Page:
Bond is sent to Jamaica, where he teams up with CIA agent Felix Leiter (played by Jack Lord).  Again, it’s interesting to compare this version of Felix Leiter with Jeffrey Wright’s more-recent interpretation of Felix.  Whereas Jack Lord’s Felix Leiter is a cool, calm professional (a bit like an asexual version of Connery’s Bond, to be honest), Jeffrey Wright’s Felix often seems to be mired in self-loathing.  Both interpretations are perfectly legitimate (and Felix is usually such a superfluous character that just about any interpretation will do).  Instead, they’re interesting largely because of the way that each one of them epitomizes the decade in which each film was made.

With the help of Leiter, Bond quickly figures out that Strangeways’ death is linked to the mysterious, Dr. No (Joseph Wiseman), who has his own private island near Jamaica.  The natives claim that a dragon guards the island but Bond, never one to let something like that stop him (especially when it’s always his allies — like the unfortunate Quarrel — who get killed in these films, as opposed to him) sneaks onto the island.  It’s here that he first spies Honey Rider (Ursula Andress) walking along the beach.  Again, Honey’s introduction is such an iconic scene that, rather than try to describe it, it’s better just to show it:

For all the talk of how the Bond girls were often sexist stereotypes, I would have loved to have been an old school Bond girl.  Seriously, they got to be all sexy, they got to make love to James Bond, and occasionally, they got to help save the world.  Seriously, what fun!

I’ve spent so much time talking about James Bond and Honey Rider that I haven’t left much room for Dr. No.  But that’s okay because, to be honest, Dr. No is not really that interesting of a villain.  As opposed to future Bond villains, Dr. No is something of a bland character.  Joseph Wiseman plays him with a lot of menace and he has a few over the top moments but it doesn’t matter because there’s really nothing to distinguish Dr. No from any other megalomaniac that’s ever shown up in a low budget spy movie.  He’s a perfectly acceptable villain but he’s not an extremely memorable one.  (Perhaps if Christopher Lee had accepted the role when it was offered to him, Dr. No would have been a bit more of an effective character.)  Rest assured that Dr. No does have an impressive secret headquarters and, that once he does capture Bond and Honey, he takes his time to explain all of his evil plans as opposed to doing something sensible like killing them.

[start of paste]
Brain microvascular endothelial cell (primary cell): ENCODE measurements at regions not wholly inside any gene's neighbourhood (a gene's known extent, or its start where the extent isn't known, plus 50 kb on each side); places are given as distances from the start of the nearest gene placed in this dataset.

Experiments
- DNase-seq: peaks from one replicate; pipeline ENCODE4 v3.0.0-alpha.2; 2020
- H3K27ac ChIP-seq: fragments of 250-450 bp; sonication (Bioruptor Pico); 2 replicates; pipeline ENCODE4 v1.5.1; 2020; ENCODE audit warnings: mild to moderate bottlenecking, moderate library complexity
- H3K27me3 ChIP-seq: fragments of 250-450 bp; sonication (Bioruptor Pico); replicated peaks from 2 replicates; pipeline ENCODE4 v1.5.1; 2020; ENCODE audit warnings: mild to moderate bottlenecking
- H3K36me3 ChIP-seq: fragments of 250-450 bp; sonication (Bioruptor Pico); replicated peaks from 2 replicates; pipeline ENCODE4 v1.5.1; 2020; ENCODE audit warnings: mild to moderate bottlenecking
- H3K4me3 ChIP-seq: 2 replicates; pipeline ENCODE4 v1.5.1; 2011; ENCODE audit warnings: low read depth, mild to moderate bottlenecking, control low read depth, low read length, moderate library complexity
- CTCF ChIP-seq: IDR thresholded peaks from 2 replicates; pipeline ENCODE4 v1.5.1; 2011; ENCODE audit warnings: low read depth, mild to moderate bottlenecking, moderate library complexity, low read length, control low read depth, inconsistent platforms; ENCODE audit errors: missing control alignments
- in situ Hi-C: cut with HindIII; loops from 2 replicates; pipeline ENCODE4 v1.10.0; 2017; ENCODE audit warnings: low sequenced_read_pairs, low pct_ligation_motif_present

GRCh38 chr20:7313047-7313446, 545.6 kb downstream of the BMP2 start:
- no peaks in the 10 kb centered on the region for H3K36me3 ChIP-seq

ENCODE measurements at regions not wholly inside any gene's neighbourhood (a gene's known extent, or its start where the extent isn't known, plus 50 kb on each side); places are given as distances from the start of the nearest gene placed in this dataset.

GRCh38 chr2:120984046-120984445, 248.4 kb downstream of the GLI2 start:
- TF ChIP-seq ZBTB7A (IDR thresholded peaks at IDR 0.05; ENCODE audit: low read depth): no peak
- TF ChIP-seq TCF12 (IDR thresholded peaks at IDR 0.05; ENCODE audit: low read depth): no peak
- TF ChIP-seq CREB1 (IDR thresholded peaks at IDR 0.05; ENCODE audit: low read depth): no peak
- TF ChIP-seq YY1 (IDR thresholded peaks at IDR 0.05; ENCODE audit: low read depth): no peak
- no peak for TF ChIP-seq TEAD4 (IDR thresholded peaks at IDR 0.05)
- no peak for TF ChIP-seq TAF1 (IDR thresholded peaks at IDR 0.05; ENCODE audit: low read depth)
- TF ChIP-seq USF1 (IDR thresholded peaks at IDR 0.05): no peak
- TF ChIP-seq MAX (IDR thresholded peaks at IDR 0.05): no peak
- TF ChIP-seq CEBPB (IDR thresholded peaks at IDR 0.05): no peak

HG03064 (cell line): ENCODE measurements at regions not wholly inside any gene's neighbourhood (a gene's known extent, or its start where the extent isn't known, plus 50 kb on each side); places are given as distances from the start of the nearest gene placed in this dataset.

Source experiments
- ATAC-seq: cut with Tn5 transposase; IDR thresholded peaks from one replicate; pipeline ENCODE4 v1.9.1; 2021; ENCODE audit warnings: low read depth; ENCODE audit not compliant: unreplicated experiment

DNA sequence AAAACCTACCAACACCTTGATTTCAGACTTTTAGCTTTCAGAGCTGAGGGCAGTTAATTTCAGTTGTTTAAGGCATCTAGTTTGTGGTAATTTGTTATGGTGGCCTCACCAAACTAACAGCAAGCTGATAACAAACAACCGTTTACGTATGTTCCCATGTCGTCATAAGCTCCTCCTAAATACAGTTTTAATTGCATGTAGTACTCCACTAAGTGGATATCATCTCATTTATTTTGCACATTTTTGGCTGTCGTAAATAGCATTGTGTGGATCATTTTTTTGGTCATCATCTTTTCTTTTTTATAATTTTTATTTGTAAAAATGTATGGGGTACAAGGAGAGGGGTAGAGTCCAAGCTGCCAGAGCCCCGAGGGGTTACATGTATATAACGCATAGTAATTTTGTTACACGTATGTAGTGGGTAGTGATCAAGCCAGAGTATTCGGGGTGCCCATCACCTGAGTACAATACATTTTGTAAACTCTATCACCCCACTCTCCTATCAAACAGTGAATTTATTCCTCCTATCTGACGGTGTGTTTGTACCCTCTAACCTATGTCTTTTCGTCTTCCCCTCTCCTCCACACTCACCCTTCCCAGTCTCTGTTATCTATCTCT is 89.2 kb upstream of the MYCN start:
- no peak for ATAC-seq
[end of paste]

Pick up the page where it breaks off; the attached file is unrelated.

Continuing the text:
So, how does Dr. No hold up 50 years after first being released?

Surprisingly well.

Despite having a weak villain, Dr. No is still a lot of fun.  As opposed to future Bond films, Dr. No was a low-budget affair and, at it’s best, it comes across as an appealing B-movie.  Ultimately, the film is best known for introducing audiences to Sean Connery in the role of James Bond and perhaps that is for the best because Connery truly is the best thing in Dr. No.  Five decades later, you can still see why the world was so intrigued with both the actor and the character.

Tomorrow, we’ll take a look at one of my personal favorite films of all time — From Russia With Love!